More and more employees in the workforce are committed to incorporating their personalities into their work. By extension, this means finding an employer that aligns with their own beliefs and, consequently, calling out an employer when they feel a discrepancy. Employees are showing a higher than ever proclivity to uphold ethical standards in their workplace. As well as ensuring that business practices they are part of are copasetic with the events of the world. When employees speak out about a workplace issue, consumers are likely to listen and make purchasing changes. For brands, this makes it essential to prioritize their employees, as well as their customers, as the employees’ experience is seen as an extension of that brand—for better or for worse.
4. Amplify “Main St”
Main St is often where you’d find local and beloved institutions and shops. These places usually have established the most trust with consumers. These are run by acquaintances, friends, or even family members. In times of uncertainty, more and more consumers flock to these places to protect the local businesses that define their communities. For brands, this means highlighting their community involvement, contribution to community resources, or aspects of their products that are perhaps sourced or produced locally.
5. Side Gigs
While having a side hustle wasn’t uncommon before the pandemic, it’s now being undertaken more often to make up for the increased economic pressure. Side gigs provide extra income that can provide additional stability or available funds in a personal emergency. While brands don’t necessarily have to answer to every single facet of everyday life, it is beneficial for them to understand the underlying implications. For example, if more and more people are starting to work a side hustle, brands should assume that they need to go the extra mile to instil trust in their products and messaging. Reassuring consumers on their purchase in an economy that’s experiencing shutdowns, lockdowns, and stay-at-home orders will only benefit brands.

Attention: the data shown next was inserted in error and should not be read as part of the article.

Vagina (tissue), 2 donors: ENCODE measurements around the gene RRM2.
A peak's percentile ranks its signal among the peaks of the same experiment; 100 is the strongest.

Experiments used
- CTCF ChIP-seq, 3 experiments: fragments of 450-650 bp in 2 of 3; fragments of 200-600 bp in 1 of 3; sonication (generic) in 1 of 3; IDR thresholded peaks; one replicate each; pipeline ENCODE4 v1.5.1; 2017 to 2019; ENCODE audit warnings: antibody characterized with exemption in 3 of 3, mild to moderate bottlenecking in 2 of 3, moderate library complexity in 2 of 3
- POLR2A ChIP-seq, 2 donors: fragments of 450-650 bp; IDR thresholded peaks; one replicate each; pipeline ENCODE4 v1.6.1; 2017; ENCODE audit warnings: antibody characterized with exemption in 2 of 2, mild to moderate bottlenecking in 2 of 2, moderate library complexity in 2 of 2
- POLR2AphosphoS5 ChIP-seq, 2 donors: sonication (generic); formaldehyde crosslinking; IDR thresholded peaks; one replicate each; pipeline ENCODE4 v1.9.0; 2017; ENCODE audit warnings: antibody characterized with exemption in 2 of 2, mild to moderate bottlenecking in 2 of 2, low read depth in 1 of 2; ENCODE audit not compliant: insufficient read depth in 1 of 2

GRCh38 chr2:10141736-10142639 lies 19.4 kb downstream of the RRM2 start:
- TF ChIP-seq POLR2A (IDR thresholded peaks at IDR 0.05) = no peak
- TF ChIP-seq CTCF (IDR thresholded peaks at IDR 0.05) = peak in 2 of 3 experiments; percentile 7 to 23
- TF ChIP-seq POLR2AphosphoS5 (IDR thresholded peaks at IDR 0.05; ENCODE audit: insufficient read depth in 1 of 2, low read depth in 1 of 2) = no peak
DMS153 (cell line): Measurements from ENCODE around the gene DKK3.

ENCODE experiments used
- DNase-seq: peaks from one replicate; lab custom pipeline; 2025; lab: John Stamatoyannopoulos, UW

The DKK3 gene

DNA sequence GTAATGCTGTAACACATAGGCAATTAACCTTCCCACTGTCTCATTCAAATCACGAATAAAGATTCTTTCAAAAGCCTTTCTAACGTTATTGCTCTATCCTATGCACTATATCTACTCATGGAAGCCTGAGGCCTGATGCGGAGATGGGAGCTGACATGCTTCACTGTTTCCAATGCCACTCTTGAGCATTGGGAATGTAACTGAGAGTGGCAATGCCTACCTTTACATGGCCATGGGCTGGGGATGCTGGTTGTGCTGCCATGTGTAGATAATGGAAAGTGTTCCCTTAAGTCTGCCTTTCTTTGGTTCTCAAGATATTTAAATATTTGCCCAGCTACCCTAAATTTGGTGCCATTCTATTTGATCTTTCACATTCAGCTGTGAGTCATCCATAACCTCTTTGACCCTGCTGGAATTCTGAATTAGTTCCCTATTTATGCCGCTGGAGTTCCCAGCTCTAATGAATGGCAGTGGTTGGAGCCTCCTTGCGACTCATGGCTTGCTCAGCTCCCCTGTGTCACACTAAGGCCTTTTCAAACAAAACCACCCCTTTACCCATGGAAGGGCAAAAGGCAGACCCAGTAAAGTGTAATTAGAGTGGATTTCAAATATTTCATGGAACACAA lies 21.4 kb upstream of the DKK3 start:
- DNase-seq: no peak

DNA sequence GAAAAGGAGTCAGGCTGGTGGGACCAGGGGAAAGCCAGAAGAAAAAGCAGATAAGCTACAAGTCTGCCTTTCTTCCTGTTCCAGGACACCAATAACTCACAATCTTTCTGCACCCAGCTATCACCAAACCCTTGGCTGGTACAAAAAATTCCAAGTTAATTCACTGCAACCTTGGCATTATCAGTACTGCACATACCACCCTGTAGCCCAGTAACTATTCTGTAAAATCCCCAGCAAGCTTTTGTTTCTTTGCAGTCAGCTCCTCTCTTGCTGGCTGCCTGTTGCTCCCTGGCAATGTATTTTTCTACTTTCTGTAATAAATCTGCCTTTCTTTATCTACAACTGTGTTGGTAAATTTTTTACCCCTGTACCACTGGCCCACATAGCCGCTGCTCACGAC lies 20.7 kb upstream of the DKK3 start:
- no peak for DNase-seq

6. Consumption Shame
With resources becoming a bit scarcer, layoffs around the world, and temporary closures, there’s been a considerable step back from discretionary spending and a focus on considerate expenditures and savings. Again, brands who aim to build trust and value into every interaction with their client base will come out ahead of those who don’t.
According to Gartner’s research, 54% of consumers say that businesses should take the lead in solving key issues in society.
People worldwide are making major efforts to highlight and call out instances of injustice and inequality. And they want the brands they purchase from to call out the same things as well. Brands need to understand that advancing social causes, raising awareness, and furthering social justice are what customers are increasingly looking for in brands they support. Consumers are participating in a new, overreaching cultural conversation in more and more ways every day—and brands need to meet them there.
Allowing people to purchase purposefully
Emma Chiu, global director at Wunderman Thompson Intelligence, shared her thoughts on this very topic:
“This year has put brands in the spotlight, as people reassess their purpose and values. The notion of what a brand represents has been steadily evolving as the younger generation push for change.
In the wake of Covid-19, 78% of US Gen Z-ers believe brands have a responsibility to help build a better normal, according to an October survey by Wunderman Thompson Intelligence. The survey also found 82% of them believe brands should be about something more than profit, and 80% believe brands should help make people’s lives better.
These demands will bring about a new value system where a brand’s credibility will be measured by their ethical contributions. Thereby allowing people to purchase purposefully. The website DidTheyHelp.com launched in 2020 providing an easy scoreboard to review companies and public figures.
What will 2021 entail? Better values, ethics, flexibility and companies that are taking action to improve our lives, society and the future.”